• No, those aren't the kinds of position switches being dealt with here. These are the ones involving established NFL players, highly-drafted players who excelled at top college football programs, or guys drafted in the top half of the first round to be one thing only to be told they were going to be used as something else.

• Chronologically speaking, we begin in 1992. Bill Cowher was in his rookie season as the Steelers coach, and he had assembled a defensive staff that included Dom Capers as the coordinator, Marvin Lewis as the linebackers coach, and Dick LeBeau as the secondary coach.

• Besides Rod Woodson, the best defensive player Cowher was inheriting from Chuck Noll was outside linebacker Greg Lloyd, who in 1992 was a 27-year-old 3-4 outside linebacker coming off his first Pro Bowl season after posting eight sacks, one interception, and two fumble recoveries. The only problem was that when Cowher looked at Lloyd, he saw an inside linebacker in the version of the 3-4 he was going to put together for the Steelers.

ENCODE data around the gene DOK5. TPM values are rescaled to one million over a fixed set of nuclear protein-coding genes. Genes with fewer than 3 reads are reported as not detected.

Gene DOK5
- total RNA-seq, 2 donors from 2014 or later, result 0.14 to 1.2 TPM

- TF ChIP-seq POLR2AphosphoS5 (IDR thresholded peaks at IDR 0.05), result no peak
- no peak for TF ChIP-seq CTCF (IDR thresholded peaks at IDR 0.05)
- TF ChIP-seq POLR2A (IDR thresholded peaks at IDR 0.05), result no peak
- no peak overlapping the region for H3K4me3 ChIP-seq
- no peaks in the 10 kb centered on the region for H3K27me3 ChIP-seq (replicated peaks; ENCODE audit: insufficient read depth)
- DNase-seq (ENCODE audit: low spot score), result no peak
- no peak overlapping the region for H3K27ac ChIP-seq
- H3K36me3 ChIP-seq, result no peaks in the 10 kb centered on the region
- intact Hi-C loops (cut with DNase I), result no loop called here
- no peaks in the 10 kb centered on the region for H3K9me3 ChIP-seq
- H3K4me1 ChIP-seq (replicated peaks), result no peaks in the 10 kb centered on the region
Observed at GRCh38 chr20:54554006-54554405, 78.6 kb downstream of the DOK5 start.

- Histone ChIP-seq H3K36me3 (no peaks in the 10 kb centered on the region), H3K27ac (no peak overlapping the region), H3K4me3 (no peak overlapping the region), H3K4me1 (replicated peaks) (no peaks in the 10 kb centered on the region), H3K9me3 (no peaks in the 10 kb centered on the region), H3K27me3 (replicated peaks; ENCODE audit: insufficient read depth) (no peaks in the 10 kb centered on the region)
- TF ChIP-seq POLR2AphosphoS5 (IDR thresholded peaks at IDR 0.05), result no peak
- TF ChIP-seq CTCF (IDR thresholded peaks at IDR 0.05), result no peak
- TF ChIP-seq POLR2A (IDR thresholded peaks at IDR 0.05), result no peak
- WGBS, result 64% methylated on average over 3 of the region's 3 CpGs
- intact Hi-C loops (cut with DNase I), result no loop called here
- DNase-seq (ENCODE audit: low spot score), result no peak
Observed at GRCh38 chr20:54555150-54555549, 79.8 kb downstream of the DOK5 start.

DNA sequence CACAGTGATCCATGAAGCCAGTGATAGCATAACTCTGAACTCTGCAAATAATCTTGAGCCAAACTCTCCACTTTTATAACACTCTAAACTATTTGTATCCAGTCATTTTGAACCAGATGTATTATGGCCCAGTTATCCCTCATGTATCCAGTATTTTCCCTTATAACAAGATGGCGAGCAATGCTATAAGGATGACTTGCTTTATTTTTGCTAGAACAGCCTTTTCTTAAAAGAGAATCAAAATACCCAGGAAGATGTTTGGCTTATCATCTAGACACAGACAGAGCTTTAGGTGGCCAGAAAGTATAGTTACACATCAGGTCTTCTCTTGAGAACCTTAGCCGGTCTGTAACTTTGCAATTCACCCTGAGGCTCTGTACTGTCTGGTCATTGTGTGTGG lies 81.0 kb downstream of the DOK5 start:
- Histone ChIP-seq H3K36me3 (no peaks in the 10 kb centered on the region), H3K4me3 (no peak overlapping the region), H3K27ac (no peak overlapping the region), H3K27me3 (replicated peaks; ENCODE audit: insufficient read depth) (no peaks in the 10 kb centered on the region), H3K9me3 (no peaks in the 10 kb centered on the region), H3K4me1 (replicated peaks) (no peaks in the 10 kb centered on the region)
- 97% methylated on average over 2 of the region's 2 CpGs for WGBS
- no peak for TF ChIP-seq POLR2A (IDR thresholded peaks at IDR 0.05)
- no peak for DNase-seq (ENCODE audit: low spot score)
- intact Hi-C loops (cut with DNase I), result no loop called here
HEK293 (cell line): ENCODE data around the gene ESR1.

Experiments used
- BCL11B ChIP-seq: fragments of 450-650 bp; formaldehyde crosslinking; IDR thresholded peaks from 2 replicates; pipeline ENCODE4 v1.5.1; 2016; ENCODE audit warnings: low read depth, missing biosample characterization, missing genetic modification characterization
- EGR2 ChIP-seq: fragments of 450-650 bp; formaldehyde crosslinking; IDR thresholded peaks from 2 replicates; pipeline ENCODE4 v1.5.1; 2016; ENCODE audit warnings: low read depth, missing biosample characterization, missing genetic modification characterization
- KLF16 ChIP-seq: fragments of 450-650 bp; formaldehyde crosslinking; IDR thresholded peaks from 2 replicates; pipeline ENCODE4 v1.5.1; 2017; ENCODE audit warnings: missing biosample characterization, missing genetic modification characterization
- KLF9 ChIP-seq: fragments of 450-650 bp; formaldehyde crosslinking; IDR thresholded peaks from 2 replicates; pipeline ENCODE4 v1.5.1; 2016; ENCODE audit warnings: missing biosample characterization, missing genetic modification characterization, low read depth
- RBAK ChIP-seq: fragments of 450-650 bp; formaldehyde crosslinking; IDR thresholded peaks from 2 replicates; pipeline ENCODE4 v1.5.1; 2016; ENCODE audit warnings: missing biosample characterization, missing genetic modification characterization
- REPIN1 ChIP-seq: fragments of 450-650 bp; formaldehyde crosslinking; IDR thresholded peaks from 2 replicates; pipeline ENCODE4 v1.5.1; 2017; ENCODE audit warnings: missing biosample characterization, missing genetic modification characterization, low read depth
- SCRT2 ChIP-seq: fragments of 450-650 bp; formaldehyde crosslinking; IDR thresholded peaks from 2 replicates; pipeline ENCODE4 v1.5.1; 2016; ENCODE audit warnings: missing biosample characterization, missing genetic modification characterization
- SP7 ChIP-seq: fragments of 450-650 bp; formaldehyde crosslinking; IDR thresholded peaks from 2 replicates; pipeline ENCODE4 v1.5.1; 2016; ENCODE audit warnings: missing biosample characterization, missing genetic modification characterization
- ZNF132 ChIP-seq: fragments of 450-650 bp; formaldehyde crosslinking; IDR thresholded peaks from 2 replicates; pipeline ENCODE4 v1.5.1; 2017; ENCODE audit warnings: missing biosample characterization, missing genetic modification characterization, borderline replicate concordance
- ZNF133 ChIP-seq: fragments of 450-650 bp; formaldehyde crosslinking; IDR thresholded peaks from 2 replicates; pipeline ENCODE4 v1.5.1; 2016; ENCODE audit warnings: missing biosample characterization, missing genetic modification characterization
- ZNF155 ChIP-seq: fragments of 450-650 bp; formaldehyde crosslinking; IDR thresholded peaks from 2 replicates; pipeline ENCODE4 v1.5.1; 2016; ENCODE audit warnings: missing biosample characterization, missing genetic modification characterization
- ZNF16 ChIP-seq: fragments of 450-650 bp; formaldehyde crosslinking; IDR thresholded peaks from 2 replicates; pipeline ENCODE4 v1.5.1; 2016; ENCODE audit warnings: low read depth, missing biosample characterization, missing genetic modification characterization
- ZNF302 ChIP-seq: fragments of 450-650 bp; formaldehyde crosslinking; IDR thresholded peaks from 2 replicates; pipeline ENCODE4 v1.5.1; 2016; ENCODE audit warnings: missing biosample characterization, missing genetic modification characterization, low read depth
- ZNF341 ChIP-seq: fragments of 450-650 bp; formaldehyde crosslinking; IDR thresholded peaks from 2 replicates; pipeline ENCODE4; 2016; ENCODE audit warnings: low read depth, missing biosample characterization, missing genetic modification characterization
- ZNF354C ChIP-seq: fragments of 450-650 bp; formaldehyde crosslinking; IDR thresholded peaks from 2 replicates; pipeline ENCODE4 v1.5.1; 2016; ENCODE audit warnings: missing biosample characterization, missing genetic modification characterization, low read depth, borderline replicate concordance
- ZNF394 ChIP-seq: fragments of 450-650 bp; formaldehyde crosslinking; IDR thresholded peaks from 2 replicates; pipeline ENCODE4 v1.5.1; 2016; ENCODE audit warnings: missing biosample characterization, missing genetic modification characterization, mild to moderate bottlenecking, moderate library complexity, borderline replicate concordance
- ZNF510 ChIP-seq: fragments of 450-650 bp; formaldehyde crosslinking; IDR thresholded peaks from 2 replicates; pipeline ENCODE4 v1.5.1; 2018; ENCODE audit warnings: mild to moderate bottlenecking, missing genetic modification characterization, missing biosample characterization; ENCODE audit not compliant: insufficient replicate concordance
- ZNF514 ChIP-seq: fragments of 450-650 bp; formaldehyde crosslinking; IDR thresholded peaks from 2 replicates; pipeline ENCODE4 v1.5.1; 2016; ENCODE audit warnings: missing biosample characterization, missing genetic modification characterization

• Lloyd resisted, and he didn't do it quietly. At 228 pounds, Lloyd contended he was too slight to be an inside linebacker at a time in the NFL where guys at that position often weighed 250 or more, and being inside would negate his quickness off the edge and make it more difficult to sack the quarterback. Lloyd's disinterest in the move to inside linebacker certainly was a factor in the move being scrapped before the start of the regular season, which was a lucky break for the Steelers.

• That's because in 1992, as the right outside linebacker, Lloyd was voted to his second straight Pro Bowl after a season in which he had one interception, forced five fumbles and recovered four, had 6.5 sacks and 96 tackles. Then in the next three seasons – 1993, 1994, 1995 – again as the right outside linebacker, Lloyd was voted first-team All-Pro after each one, and he totaled 314 tackles, 22.5 sacks, four interceptions, and 12 forced fumbles as he became the first Steelers player to perfect the sack-strip in which the defender attacks from the blind-side and chops at the ball in the quarterback's hand while making contact.